SlubSlub refers to thick or heavy places in the yarn or flying waste yarn getting into yarn feeds during the spinning process. Slub and other inconsistencies are common in fabrics produced on vintage shuttle looms.Major or Minor
SmashSmall caused by a number of ruptured warp ends that has been repairedMajor
Soiled FillingSoiled filling is dirty oily looking spots on the warp or filling yarns, or on packaged-dye yarn.Can be Major or Minor
Stop MarkStop mark occurs when the loom is stopped, the yarn elongates under tension. When the loom starts again, the slack is woven into the fabric.Can be major or Minor
Straying EndStraying End is caused when an end of yarn breaks and the loose end strays and is knit irregularly into another area.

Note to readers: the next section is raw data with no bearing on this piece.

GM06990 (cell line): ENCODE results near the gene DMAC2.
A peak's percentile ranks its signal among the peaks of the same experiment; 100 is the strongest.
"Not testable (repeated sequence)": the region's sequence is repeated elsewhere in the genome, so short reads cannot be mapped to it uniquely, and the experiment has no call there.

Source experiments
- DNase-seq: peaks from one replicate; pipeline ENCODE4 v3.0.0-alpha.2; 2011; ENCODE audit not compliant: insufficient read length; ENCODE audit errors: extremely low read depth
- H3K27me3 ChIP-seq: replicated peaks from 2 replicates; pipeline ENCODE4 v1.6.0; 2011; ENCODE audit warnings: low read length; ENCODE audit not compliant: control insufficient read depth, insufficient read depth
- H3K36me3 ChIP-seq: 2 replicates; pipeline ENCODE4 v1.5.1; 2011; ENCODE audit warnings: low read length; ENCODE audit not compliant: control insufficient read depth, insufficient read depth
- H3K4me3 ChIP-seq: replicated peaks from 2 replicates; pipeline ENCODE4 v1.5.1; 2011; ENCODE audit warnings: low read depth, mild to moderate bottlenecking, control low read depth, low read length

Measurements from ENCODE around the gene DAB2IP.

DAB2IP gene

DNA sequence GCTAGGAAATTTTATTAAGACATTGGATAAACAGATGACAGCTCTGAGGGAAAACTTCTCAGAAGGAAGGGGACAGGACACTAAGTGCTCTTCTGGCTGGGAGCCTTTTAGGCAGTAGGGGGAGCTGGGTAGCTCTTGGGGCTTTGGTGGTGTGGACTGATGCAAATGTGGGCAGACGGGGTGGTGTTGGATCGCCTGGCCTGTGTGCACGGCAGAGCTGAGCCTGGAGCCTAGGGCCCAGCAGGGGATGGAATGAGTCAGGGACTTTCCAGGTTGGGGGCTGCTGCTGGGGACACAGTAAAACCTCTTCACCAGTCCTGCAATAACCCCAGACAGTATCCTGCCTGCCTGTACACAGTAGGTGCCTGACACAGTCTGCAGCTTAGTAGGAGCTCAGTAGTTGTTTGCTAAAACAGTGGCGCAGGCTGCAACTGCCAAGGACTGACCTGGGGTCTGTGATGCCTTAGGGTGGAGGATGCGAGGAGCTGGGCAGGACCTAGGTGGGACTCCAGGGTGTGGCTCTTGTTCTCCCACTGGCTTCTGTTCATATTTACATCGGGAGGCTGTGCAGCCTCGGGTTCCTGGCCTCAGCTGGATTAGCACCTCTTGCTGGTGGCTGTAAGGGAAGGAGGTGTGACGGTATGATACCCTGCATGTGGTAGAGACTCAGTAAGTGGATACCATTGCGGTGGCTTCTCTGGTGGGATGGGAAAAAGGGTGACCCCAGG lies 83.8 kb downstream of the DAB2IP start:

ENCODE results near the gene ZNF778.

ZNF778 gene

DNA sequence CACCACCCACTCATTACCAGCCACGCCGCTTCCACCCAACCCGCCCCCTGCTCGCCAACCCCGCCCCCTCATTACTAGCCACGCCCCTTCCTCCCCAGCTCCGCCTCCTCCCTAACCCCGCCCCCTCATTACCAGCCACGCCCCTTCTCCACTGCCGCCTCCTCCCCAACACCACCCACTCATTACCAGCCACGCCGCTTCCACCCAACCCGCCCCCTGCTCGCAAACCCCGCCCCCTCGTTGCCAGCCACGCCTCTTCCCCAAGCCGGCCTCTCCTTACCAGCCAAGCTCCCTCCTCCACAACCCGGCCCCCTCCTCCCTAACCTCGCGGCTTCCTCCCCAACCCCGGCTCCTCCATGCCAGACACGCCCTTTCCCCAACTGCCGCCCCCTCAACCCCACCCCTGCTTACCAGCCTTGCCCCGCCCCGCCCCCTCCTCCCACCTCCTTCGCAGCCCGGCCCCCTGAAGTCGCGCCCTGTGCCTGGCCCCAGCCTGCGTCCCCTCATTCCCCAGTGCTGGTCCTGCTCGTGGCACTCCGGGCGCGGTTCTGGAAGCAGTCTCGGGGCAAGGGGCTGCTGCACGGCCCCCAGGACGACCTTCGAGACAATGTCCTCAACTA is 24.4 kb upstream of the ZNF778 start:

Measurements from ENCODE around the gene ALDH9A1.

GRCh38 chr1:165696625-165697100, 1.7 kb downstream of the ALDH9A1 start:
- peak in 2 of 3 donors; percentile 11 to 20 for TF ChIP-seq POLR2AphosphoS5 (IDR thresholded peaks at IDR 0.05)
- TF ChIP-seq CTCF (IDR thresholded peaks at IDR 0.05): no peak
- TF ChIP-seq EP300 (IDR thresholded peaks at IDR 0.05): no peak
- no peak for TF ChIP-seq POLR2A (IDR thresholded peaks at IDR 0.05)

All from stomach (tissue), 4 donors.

Thin PlaceThin Place is often caused by the filling yarn breaking and the loom continuing to run until the operator notices the problem.Major
Water SpotsWater spots are usually caused by wet fabric being allowed to remain too long before drying, Color migrates leaving blotchy spots.Major
PillingPilling refers to the forming of little-matted balls on the surface of knitted fabrics. Pilling occurs when soft yarn rubs against itself, resulting in tangled fibers and produces an uneven and worn look.


Leave A Reply

Your email address will not be published.

This site uses Akismet to reduce spam. Learn how your comment data is processed.

This website uses cookies to improve your experience. We'll assume you're ok with this, but you can opt-out if you wish. AcceptRead More